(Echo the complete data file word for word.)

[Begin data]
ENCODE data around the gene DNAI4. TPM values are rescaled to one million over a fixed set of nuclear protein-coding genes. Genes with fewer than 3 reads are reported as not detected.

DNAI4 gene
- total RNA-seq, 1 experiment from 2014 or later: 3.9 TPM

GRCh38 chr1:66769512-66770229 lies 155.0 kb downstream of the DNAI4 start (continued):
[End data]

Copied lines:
ENCODE data around the gene DNAI4. TPM values are rescaled to one million over a fixed set of nuclear protein-coding genes. Genes with fewer than 3 reads are reported as not detected.

DNAI4 gene
- total RNA-seq, 1 experiment from 2014 or later: 3.9 TPM

GRCh38 chr1:66769512-66770229 lies 155.0 kb downstream of the DNAI4 start (continued):